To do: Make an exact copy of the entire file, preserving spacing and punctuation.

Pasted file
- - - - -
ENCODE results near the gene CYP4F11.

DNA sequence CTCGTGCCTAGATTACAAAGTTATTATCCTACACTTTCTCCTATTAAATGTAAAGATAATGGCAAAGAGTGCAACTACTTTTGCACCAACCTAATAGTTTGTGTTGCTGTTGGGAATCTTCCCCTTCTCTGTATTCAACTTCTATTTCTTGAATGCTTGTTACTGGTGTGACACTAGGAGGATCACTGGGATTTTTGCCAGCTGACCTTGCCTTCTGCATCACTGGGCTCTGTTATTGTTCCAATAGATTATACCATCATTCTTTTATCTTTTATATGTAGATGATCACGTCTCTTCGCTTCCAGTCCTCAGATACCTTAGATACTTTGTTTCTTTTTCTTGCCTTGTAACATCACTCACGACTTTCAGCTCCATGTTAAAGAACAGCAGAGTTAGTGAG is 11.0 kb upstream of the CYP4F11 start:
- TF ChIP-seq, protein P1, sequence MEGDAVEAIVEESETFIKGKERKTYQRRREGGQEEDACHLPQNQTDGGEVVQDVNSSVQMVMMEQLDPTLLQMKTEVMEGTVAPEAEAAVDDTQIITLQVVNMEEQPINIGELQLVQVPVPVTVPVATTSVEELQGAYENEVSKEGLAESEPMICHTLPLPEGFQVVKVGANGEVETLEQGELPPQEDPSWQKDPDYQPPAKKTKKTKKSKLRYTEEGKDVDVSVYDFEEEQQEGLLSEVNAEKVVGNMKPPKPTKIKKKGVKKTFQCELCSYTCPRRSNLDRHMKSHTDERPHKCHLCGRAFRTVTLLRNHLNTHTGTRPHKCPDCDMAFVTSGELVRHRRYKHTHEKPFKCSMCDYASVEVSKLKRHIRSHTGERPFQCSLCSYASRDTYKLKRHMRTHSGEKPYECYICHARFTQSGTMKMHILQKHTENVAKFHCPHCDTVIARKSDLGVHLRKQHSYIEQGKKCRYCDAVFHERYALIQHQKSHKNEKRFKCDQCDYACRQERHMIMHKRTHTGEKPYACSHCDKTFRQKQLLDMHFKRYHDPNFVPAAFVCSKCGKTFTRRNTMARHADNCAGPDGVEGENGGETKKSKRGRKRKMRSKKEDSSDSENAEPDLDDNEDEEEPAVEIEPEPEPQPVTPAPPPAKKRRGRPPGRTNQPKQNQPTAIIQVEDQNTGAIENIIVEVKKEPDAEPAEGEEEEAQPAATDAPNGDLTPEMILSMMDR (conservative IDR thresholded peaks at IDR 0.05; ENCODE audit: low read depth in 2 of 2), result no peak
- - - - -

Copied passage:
ENCODE results near the gene CYP4F11.

DNA sequence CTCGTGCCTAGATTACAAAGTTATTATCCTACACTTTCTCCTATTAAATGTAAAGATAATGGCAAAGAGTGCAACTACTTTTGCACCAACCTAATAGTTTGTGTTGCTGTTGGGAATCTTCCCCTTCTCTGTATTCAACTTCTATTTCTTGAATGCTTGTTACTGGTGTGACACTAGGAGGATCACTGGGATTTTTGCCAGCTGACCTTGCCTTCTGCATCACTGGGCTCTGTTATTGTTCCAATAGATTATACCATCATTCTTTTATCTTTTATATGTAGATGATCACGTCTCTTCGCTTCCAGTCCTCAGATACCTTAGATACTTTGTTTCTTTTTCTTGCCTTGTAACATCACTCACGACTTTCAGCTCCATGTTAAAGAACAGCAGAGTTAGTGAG is 11.0 kb upstream of the CYP4F11 start:
- TF ChIP-seq, protein P1, sequence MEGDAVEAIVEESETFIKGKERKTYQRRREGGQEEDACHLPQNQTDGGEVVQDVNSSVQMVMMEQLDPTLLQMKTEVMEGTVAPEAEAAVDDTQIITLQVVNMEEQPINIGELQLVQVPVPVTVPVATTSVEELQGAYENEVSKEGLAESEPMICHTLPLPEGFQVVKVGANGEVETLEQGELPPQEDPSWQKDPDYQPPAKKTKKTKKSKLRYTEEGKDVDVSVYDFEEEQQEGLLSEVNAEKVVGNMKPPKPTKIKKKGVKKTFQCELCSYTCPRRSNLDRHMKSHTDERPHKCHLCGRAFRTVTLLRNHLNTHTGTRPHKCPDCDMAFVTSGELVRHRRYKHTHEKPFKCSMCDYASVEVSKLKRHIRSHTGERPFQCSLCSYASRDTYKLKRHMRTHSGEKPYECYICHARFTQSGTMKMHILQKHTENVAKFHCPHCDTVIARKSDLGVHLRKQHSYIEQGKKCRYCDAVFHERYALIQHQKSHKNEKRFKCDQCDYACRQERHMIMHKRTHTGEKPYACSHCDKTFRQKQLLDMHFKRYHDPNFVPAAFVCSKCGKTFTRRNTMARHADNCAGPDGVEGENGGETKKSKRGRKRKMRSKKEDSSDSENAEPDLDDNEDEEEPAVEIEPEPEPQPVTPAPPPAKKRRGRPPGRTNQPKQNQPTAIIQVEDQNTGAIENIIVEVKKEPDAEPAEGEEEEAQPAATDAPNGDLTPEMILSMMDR (conservative IDR thresholded peaks at IDR 0.05; ENCODE audit: low read depth in 2 of 2), result no peak